The computer translates right ascension and declination to the position of the telescope on its mount - a coordinate transformation that involves lots of spherical trigonometry (see p. 35).

The software built into the computer is called firmware and contains a built-in catalogue of stars and deep-sky objects, plus algorithms to compute the position of the Moon and planets, so that you can choose objects by name.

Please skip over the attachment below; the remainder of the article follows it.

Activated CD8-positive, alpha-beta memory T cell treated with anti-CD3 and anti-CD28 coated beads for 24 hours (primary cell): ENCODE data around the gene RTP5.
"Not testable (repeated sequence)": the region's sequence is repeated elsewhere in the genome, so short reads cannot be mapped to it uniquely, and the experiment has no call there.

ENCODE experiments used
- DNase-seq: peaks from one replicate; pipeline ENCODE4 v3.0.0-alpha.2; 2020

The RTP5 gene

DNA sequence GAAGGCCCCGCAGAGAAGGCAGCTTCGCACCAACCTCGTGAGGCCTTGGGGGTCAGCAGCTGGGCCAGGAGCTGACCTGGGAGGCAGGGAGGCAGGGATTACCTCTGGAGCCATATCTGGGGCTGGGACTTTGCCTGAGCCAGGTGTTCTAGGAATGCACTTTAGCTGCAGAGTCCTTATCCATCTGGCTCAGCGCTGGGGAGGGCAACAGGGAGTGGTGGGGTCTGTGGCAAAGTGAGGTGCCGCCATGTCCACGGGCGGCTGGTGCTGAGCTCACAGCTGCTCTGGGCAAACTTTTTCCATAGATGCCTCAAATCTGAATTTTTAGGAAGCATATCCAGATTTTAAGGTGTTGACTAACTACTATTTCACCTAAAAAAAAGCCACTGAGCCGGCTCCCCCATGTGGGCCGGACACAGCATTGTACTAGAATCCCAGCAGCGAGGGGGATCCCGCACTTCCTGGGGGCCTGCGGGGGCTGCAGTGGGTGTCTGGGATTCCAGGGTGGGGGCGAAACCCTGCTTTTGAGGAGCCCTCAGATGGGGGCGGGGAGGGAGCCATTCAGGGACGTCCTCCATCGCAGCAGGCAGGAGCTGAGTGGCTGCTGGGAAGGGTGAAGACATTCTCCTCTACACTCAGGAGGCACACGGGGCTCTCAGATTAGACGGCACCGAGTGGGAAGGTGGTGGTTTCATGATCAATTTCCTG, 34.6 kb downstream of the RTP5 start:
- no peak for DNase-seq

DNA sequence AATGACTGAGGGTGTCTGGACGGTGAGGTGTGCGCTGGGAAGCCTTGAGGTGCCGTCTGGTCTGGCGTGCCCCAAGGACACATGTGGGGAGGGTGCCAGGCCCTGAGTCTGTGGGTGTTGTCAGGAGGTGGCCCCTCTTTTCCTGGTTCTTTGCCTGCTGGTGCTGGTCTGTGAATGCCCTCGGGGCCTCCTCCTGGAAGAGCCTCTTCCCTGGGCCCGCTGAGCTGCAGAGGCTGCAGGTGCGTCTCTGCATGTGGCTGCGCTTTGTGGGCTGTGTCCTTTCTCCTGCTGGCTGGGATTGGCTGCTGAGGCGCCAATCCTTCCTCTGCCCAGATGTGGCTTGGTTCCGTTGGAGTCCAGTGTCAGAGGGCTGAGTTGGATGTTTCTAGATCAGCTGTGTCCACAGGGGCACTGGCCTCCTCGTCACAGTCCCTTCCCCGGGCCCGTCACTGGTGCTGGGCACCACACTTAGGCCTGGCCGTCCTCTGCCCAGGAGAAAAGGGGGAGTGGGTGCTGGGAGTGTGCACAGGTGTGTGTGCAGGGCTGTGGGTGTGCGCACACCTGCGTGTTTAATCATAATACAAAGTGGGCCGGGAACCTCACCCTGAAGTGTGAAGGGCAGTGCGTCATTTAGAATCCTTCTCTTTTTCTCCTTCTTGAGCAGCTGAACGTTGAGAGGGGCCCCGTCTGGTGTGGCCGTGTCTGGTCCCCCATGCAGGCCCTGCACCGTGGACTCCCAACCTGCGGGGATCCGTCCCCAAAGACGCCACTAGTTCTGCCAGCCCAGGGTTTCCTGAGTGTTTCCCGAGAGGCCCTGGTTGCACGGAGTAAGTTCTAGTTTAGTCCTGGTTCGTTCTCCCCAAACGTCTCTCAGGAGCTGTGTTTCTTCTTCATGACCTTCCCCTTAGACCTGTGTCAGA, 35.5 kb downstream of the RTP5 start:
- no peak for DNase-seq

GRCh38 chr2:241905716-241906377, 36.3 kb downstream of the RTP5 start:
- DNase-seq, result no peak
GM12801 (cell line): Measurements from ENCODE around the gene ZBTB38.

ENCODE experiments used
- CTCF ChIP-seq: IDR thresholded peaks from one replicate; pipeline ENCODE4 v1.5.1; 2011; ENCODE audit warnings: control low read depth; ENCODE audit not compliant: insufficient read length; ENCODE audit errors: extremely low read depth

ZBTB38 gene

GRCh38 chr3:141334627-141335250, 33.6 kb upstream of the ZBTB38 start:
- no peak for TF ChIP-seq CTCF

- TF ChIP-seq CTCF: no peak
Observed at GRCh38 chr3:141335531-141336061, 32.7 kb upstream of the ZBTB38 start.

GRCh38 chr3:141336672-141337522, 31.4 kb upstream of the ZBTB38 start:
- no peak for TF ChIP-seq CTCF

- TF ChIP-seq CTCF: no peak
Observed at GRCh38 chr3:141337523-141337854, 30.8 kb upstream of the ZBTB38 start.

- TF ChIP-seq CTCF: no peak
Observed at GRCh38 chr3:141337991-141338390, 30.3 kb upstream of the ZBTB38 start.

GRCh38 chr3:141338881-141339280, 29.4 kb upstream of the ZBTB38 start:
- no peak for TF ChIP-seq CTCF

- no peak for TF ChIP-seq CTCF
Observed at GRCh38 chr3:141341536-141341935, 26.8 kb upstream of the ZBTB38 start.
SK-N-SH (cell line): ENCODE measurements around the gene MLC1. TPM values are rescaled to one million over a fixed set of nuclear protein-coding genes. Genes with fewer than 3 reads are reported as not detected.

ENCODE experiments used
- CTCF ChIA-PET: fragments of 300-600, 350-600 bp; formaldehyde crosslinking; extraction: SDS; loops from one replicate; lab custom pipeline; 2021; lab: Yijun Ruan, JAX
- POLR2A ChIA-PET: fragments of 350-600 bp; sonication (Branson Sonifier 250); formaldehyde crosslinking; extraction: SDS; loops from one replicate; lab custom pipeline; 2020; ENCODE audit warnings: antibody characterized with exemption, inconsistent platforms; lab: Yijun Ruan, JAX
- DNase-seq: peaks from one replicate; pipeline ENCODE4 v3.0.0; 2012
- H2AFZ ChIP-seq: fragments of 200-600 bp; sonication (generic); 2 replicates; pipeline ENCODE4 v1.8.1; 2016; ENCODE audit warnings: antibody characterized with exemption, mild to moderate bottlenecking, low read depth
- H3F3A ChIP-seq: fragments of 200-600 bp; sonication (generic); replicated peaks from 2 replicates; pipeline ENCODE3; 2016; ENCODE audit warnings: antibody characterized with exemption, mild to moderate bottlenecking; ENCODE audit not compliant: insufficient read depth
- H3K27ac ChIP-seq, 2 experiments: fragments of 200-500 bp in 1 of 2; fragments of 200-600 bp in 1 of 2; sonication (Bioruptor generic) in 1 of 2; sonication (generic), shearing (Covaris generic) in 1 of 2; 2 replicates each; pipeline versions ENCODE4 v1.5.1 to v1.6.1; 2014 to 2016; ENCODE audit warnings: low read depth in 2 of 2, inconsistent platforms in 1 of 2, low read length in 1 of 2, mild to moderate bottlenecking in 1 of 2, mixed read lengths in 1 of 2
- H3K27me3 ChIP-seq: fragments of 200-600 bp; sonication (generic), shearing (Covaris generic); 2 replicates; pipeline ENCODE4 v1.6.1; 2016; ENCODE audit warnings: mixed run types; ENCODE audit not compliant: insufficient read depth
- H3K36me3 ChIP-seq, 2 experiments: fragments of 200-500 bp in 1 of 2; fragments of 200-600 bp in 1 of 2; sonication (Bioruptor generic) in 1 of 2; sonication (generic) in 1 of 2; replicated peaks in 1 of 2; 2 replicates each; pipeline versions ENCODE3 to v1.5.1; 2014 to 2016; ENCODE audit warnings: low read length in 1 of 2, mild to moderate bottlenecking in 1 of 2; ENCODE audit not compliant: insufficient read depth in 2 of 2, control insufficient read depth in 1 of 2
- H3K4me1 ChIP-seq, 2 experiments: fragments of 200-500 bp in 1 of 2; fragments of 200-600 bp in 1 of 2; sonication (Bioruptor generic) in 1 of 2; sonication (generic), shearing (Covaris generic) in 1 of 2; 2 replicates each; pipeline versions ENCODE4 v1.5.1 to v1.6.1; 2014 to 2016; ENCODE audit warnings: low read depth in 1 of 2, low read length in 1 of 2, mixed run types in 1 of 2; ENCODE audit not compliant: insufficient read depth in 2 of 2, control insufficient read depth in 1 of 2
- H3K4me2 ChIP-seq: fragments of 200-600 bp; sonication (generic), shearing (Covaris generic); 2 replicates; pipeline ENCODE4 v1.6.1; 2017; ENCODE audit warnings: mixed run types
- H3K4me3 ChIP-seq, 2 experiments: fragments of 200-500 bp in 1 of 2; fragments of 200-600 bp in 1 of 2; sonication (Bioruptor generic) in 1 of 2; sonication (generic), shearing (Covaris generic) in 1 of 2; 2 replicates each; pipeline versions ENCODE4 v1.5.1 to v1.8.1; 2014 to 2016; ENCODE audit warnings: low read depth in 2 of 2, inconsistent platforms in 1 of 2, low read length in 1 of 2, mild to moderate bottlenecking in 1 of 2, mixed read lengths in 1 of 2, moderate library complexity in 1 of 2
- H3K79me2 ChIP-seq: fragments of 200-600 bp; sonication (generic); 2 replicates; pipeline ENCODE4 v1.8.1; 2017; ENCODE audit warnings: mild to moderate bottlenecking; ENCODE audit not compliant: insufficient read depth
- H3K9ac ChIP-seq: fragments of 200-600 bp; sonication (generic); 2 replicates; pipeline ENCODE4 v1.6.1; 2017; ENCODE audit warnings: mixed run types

Computerized telescopes are a testimony to the low price of powerful computers. The Celestron NexStar 5, for example, has four CPUs in an internal network. Comparable computing power would have cost millions of dollars in the 1960s and would have filled several rooms. What's more, the telescope can be connected to an external computer - typically a laptop PC - for even more brainpower.

Figure 3.1. The author's Meade LX200 telescope, ready for action on an altazimuth mount.

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